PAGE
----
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EU Strikes Back at US in Steel Spat

Stung by US tariffs of up to 30 percent on steel imports last month, the European Commission now plans to strike back by slapping wide-ranging trade sanctions on a number of US exports.


Steel... a sore point across the Transatlantic

The European Commission intends to swoop down on a number of US exports which include fruit, T-shirts, steel, guns and even billiard tables.

Moreover the products targeted are politically sensitive ones – from states crucial to US president George Bush’s reelection.

They include citrus fruits from Florida, apples and pears from Washington and Oregon, and steel from Pennsylvania, Ohio and West Virginia.

The European Commission’s retaliatory proposal - which calls for 100 percent duties to be imposed from June 18 on goods worth 377 million euro ($335 million) - would require majority backing from the 15 EU member states.

EU turns the heat on Washington

The EU hopes to use the European Commission’s proposal for leverage – it’s aimed to step up pressure on the US to reconsider its decision of imposing tariffs of 30 percent on steel imports, which includes 2.4 billion euro of steel from Europe.

But it’s still not clear whether EU states will go ahead with the politically explosive decision.

Some EU states including Germany and the Nordic countries have already expressed concern about the implications.

Another question that the EU will have to deal with is whether short-term retaliation would be legal under World Trade Organisation rules.

The US has already warned the EU of unilateral trade action that it says would "flout" WTO rules.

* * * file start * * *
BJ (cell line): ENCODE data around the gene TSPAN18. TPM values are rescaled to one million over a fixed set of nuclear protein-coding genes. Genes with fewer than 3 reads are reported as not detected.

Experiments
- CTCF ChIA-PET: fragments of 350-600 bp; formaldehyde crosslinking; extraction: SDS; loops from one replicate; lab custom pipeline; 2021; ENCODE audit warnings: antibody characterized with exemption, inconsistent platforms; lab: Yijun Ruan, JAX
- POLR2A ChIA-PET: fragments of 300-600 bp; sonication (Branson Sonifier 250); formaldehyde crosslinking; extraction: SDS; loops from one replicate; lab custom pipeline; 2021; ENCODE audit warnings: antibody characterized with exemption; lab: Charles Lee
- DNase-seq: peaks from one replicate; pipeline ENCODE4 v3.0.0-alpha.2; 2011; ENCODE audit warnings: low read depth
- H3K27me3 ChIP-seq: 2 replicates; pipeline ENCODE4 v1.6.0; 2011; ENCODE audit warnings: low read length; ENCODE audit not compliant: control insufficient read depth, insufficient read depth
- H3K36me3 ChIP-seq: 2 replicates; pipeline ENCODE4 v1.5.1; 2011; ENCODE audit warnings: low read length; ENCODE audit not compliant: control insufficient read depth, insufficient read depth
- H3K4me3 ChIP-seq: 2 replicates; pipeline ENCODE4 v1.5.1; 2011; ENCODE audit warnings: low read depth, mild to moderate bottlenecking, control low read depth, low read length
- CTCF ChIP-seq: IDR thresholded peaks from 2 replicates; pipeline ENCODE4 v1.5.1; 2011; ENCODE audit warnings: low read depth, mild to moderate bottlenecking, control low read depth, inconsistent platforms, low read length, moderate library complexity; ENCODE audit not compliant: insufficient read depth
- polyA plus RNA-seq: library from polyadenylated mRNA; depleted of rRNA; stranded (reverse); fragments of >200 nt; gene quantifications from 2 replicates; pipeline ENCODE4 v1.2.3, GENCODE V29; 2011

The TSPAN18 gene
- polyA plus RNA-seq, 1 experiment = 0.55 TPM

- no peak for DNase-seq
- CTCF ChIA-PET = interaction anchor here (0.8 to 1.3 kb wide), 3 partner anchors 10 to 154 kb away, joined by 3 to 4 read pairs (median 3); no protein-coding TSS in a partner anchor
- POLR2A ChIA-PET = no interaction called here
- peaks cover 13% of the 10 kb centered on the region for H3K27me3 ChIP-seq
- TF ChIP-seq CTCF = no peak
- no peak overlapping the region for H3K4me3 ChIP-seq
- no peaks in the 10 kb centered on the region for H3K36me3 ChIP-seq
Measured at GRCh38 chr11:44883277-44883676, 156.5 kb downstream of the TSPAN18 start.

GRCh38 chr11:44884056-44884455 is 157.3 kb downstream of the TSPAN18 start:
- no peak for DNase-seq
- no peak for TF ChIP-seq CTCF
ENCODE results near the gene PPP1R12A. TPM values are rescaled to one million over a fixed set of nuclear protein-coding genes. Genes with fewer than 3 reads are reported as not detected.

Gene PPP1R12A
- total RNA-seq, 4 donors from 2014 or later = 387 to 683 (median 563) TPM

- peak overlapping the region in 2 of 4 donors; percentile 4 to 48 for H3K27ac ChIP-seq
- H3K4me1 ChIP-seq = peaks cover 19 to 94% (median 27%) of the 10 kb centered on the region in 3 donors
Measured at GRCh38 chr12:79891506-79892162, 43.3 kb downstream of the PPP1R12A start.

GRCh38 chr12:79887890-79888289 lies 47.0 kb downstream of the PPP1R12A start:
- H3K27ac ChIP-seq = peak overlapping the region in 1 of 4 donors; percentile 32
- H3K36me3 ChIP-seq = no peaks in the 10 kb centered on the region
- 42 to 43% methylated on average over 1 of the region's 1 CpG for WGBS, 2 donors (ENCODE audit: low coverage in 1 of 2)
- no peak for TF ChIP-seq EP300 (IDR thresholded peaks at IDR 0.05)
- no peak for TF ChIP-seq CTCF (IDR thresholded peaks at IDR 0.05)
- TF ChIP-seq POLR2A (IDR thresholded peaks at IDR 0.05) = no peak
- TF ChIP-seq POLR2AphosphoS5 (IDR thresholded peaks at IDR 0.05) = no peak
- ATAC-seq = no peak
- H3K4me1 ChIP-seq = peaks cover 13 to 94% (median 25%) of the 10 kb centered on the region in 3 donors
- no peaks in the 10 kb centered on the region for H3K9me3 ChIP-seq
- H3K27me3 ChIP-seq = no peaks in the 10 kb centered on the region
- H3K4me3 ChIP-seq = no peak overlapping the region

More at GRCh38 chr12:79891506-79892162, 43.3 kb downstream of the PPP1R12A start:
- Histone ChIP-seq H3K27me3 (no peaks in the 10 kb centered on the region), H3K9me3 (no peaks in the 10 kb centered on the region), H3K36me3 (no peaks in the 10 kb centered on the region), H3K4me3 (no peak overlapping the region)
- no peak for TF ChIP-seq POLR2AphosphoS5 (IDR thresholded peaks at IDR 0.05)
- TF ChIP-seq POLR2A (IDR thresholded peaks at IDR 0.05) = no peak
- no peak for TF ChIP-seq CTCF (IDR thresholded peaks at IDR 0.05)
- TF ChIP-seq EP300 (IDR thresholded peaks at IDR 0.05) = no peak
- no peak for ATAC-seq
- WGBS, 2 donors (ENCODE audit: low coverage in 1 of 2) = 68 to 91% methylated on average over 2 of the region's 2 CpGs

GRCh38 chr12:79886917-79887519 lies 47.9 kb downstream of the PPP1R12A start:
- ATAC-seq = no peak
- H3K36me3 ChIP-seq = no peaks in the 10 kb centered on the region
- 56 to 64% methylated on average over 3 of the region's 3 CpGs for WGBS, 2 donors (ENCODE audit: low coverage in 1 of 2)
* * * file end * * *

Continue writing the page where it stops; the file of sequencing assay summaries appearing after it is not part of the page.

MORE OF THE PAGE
The US has said that any EU sanctions would strike at the heart of the free trade system.

G7 meet overshadowed by trade dispute

Earlier a meeting of G7 finance ministers meeting in Washington was marred by public displeasure from European officials over hefty US duties on imported steel.

The G7 – the United States, Britain, Canada, France, Germany, Italy and Japan – forged unity after the September 11 attacks in New York.

But European heavyweights said at the meeting that some of that unity had been blighted by Washington’s protectionist stance towards trade.

They also described the looming trade dispute between the US and the EU as one of the main hindrances to the recovery of the global economy.

European Central Bank President Wim Duisenberg called the US sanctions "regrettable and dangerous" and Pedro Solbes, the European Commission’s most senior economic official said that retaliation was still an option.

German Finance Minister Hans Eichel requested his American counterpart Paul O´ Neill to rethink US steel policy and drop the tariffs.

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